Go Back   iRV2 Forums > MOTORHOME FORUMS > Toads and Motorhome Related Towing
Click Here to Login
Join iRV2 Today

Mission Statement: Supporting thoughtful exchange of knowledge, values and experience among RV enthusiasts.
Reply
 
Thread Tools Search this Thread Display Modes
 
Old 04-05-2016, 06:47 AM   #15
Senior Member
 
Join Date: Mar 2013
Posts: 304
Quote:
Originally Posted by twinboat View Post
Ah, but they do.

Yes but you should never use grade 9 bolts in a situation like this. Grade 9 bolts are very hard and very brittle. They are used in as sheer pins when you want them to break to save more important parts or people.
__________________

__________________
MotorPro is offline   Reply With Quote
Join the #1 RV Forum Today - It's Totally Free!

iRV2.com RV Community - Are you about to start a new improvement on your RV or need some help with some maintenance? Do you need advice on what products to buy? Or maybe you can give others some advice? No matter where you fit in you'll find that iRV2 is a great community to join. Best of all it's totally FREE!

You are currently viewing our boards as a guest so you have limited access to our community. Please take the time to register and you will gain a lot of great new features including; the ability to participate in discussions, network with other RV owners, see fewer ads, upload photographs, create an RV blog, send private messages and so much, much more!

Old 04-05-2016, 11:53 AM   #16
Senior Member
 
Join Date: Jul 2009
Posts: 538
I never knew that about grade 9 bolts that's very interesting, I never knew there was a grade 9 bolt I thought I was being silly. Don't worry bout using gd 9 I think gd 5 bolts are plenty to hold base plates on a toad.
__________________

__________________
John, Pat and the cat named BOO
1999 34 MONACO WINDSOR SL
HONDA FIT in tow
johnboy2 is offline   Reply With Quote
Old 04-05-2016, 03:26 PM   #17
Senior Member
 
TonyMac's Avatar
 
Monaco Owners Club
Join Date: Oct 2014
Location: Layton, Utah
Posts: 995
BUT WHAT GRADE IS THE HITCH PIN? And there's only one of those...
__________________
Cheers,
TonyMac
2006 Monaco Safari Cheetah 40PMT
TonyMac is offline   Reply With Quote
Old 04-05-2016, 04:46 PM   #18
Senior Member
 
Join Date: Jul 2009
Posts: 538
The hitch pin is where this whole thing started.
__________________
John, Pat and the cat named BOO
1999 34 MONACO WINDSOR SL
HONDA FIT in tow
johnboy2 is offline   Reply With Quote
Old 04-05-2016, 04:51 PM   #19
Senior Member
 
Join Date: Jul 2014
Posts: 9,908
Cold*rolled*has a shear strength of around 40,000 psi and your area under load for the pin is about 0.3 square inches for a 5/8" pin so in single shear you are good to around 12,000 lbs. The pin is in double shear so you might expect 24,000lbs...but it is not just the shear strength of the pin it is the compressive strength of the wall of the tube. You have 0.188" by .625" across the diameter of the hole which gives an area of about 0.12 square inches so each side of the tube can take 4700 lbs for a total of just over 9,000 lbs if the tube is standard hollow structural with about the same yield strength as*cold*rolled. Obviously the pin is not really the limiting factor it is the*tube*thickness.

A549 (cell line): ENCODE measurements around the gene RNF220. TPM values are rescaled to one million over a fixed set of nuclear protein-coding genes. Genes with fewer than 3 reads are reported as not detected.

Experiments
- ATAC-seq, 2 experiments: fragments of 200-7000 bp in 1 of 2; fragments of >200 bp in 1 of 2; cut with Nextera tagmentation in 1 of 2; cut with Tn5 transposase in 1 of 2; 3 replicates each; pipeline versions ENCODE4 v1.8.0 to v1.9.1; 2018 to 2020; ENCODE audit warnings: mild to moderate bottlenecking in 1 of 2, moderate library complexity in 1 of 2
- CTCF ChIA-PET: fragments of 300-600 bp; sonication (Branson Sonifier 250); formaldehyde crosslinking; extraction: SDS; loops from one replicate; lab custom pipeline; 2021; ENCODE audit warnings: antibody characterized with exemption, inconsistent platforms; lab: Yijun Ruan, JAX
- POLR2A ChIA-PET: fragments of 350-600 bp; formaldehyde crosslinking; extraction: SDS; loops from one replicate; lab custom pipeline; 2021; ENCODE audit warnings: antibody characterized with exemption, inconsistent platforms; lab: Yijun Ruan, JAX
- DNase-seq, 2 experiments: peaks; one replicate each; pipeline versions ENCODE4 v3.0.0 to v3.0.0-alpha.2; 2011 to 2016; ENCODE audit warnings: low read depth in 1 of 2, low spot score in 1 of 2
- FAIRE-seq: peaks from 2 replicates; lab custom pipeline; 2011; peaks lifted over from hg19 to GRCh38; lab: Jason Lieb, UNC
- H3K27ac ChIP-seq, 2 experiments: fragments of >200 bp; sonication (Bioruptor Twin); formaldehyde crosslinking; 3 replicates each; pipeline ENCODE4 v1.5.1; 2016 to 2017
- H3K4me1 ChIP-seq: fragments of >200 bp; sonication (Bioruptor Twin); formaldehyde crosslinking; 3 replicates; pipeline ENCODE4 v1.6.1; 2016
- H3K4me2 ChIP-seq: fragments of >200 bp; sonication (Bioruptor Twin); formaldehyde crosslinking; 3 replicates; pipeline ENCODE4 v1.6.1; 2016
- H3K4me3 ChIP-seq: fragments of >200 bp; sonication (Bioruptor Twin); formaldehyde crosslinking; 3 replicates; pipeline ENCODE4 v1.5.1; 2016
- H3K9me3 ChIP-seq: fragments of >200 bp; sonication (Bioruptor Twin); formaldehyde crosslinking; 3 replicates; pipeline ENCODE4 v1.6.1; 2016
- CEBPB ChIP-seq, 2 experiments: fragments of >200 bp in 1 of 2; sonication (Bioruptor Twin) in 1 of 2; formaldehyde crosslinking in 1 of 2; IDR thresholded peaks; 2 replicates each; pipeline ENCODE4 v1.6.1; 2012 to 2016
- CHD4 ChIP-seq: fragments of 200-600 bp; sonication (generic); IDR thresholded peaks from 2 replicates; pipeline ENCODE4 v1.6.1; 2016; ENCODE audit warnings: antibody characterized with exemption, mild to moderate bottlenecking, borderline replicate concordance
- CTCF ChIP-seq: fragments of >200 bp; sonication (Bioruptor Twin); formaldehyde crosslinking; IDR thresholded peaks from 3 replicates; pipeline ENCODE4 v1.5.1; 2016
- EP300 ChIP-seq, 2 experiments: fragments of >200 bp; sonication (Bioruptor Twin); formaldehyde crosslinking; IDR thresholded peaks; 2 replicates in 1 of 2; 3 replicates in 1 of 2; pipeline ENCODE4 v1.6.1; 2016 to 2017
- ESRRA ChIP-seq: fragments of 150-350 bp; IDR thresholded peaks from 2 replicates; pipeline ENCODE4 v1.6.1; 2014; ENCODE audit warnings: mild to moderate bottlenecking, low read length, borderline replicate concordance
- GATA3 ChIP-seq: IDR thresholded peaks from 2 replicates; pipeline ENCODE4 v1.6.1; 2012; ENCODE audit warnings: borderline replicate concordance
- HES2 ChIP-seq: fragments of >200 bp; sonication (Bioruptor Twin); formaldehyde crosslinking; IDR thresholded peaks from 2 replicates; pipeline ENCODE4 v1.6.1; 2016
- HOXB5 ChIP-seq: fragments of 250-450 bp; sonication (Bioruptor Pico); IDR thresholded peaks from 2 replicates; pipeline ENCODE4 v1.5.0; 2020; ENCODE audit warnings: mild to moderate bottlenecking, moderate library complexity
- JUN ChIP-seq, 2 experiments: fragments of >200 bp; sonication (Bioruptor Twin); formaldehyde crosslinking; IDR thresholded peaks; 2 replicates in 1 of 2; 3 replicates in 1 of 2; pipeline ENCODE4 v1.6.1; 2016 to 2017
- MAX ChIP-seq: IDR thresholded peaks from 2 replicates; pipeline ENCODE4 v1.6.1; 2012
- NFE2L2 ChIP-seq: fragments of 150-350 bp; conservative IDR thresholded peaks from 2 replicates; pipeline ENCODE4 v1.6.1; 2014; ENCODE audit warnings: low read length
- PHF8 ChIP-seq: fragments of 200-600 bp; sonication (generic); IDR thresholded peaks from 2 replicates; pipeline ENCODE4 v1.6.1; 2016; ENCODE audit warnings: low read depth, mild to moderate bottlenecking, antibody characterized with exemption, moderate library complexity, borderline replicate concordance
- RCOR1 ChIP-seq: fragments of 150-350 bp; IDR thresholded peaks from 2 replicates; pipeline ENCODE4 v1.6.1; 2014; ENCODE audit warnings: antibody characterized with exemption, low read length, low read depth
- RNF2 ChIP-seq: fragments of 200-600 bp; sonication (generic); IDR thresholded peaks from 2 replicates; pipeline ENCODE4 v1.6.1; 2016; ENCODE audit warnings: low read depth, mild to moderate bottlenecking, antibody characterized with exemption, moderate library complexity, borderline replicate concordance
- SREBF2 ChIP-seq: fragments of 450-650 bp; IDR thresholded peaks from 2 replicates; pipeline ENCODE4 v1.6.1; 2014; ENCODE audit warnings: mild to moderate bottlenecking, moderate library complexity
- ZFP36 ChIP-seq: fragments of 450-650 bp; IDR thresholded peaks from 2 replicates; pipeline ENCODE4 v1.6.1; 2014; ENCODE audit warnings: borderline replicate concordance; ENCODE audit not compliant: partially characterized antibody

__________________
twinboat is offline   Reply With Quote
Old 04-05-2016, 07:38 PM   #20
Senior Member
 
Join Date: Jul 2010
Location: Southern Ohio
Posts: 647
Wow Twinboat, now you've gone and done it. Don't you know you're only supposed to quote what some guy at the garage said? You're just going to confuse people with good sound engineering calculations. And they'll never believe you anyway.

Care to try to explain to these guys how the integrity of bolted joints is dependent on clamping force, not shear strength of the bolts? I've tried on several threads and now I'm just tired.
__________________
John McKinley
2007 Damon Daybreak 3060, Ford 16,000# Chassis,
Ford C-Max Hybrid Toad , Suzuki V Strom 1000cc
jmckinley is offline   Reply With Quote
Old 04-07-2016, 12:34 PM   #21
Senior Member
 
Algoma's Avatar


 
Join Date: Nov 2007
Location: Charleston, WV
Posts: 2,640
If you are really concerned about the weak link then in my case it was the tow bar. Turning a corner in to a campground both legs broke, one being in compression the other in tension. Luckily the safety cables held so no serious damage This was the Blue Ox Aladdin (5,000 lb version) which has since been replaced by the new 7,000 lb Aladdin. The old version suffered from metal fatigue of the aluminum inside tube. So if anyone is still using the old version, be prepared.
__________________
John and Mary Knight
2015 Newmar Ventana 4311 - wheelchair accessible
2015 Cadillac SRX Luxury AWD
Algoma is offline   Reply With Quote
Old 04-07-2016, 01:13 PM   #22
Member
 
spider13's Avatar
 
Mid Atlantic Campers
Ford Super Duty Owner
Join Date: Aug 2013
Location: N.e. Pa
Posts: 75
Tow Bar Attachment

I somehow lost my hitch pin on the way home this year.Not fun! $4000.00 damage to toad,tore both fenders off tow dolly,but all systems worked ,the saftey chains held the dolly to the coach and the straps and chains held the car on the dolly.It could have been so much worse.It was quite a ride getting it stopped.65 mph ,rt95 nth.mile mark20 Virginia.also destroyed DW 's bike that was on the back of the car.I learn something new every trip ,and don't take anything for granted.
__________________
spider13 is offline   Reply With Quote
Old 04-07-2016, 01:27 PM   #23
Senior Member
 
AFChap's Avatar
 
Winnebago Owners Club
Spartan Chassis
Join Date: Aug 2002
Location: ...hopefully on the road!
Posts: 4,719
When I removed a10 yr old BlueOx baseplate in 2013 after it took a collision from the side, it had 4 bolts, 2 of which were broken, 1 of which had been broken for a very long time (rusted). The 4 bolts all ran parallel to the ground. New baseplate I put on slightly newer car of same model had 8 bolts, 4 parallel to the ground and 4 vertical.
__________________
Paul (KE5LXU) ...was fulltimin', now parttimin'
'03 Winnebago UA 40e / '05 Honda Odyssey toad
AFChap is offline   Reply With Quote
Old 04-07-2016, 01:34 PM   #24